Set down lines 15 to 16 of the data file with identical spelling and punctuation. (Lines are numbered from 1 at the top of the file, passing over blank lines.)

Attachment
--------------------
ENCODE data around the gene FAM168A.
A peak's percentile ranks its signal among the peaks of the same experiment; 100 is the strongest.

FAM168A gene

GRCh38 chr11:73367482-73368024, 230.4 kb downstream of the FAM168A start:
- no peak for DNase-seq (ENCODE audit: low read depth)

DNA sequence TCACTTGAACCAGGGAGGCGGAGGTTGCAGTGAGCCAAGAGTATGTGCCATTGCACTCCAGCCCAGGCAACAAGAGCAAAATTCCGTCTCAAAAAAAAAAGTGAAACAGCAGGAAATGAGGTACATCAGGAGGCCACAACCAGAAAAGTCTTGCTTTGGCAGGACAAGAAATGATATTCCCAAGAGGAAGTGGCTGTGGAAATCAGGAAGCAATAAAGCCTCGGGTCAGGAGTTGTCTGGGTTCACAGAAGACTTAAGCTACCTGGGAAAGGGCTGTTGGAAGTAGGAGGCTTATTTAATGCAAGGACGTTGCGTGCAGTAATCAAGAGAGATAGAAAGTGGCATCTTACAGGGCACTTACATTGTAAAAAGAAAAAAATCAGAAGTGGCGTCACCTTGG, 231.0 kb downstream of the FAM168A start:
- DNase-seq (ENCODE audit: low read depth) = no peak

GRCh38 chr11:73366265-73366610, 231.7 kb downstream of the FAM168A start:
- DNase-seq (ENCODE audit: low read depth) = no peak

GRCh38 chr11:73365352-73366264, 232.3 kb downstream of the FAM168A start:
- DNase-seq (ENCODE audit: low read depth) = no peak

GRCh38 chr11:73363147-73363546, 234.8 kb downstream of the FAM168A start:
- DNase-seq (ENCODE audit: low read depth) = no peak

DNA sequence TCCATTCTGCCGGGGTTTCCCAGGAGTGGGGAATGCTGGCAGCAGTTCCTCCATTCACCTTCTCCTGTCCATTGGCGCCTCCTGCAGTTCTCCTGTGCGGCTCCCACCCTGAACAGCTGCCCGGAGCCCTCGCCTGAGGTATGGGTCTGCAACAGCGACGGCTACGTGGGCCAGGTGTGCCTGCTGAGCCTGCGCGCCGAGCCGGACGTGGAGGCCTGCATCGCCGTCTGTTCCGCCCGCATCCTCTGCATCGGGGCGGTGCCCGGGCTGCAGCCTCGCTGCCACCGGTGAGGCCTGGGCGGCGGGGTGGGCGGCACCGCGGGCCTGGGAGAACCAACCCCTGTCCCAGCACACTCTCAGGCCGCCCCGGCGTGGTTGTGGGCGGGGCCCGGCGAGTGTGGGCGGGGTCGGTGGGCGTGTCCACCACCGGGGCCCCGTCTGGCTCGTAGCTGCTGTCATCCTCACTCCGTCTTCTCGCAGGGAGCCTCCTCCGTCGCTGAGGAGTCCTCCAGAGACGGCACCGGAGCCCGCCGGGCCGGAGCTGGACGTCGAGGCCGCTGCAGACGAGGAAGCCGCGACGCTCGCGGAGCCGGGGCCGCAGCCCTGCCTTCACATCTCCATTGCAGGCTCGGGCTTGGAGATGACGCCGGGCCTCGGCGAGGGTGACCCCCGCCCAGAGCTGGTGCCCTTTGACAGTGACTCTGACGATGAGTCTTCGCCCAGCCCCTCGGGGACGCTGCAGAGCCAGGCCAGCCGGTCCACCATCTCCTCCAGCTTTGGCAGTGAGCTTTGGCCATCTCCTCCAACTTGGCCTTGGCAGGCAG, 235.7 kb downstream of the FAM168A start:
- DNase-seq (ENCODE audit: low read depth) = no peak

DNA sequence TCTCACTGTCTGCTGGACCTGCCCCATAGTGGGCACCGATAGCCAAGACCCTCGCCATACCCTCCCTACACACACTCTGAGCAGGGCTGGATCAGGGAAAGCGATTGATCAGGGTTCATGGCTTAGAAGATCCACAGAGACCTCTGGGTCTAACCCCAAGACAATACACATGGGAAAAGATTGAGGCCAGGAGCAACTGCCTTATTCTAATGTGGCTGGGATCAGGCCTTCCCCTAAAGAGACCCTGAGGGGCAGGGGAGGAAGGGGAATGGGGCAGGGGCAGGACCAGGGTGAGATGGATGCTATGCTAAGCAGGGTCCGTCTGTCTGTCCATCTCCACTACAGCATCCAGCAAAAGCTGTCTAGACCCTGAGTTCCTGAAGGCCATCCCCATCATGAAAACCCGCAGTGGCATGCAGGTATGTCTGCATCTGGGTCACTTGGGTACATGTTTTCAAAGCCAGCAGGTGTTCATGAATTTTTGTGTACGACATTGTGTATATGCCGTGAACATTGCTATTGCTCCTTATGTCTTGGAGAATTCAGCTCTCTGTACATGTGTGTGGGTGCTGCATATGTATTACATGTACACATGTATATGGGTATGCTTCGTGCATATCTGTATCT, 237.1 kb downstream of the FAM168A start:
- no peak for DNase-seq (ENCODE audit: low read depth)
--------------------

- DNase-seq (ENCODE audit: low read depth) = no peak

DNA sequence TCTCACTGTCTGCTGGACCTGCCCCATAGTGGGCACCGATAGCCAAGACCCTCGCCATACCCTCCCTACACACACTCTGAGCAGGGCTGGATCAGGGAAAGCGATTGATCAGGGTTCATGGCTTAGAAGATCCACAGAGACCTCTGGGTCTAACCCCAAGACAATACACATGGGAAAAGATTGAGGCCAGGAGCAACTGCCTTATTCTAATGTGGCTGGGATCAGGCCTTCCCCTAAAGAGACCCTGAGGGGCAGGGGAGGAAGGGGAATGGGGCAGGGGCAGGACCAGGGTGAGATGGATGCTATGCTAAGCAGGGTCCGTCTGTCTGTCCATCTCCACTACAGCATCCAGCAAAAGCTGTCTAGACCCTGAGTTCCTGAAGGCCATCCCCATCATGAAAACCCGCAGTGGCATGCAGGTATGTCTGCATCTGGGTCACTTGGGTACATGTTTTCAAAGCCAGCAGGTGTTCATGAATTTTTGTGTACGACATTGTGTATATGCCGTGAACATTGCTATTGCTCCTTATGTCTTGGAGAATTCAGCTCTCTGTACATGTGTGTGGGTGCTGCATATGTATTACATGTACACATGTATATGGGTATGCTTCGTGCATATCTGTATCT, 237.1 kb downstream of the FAM168A start: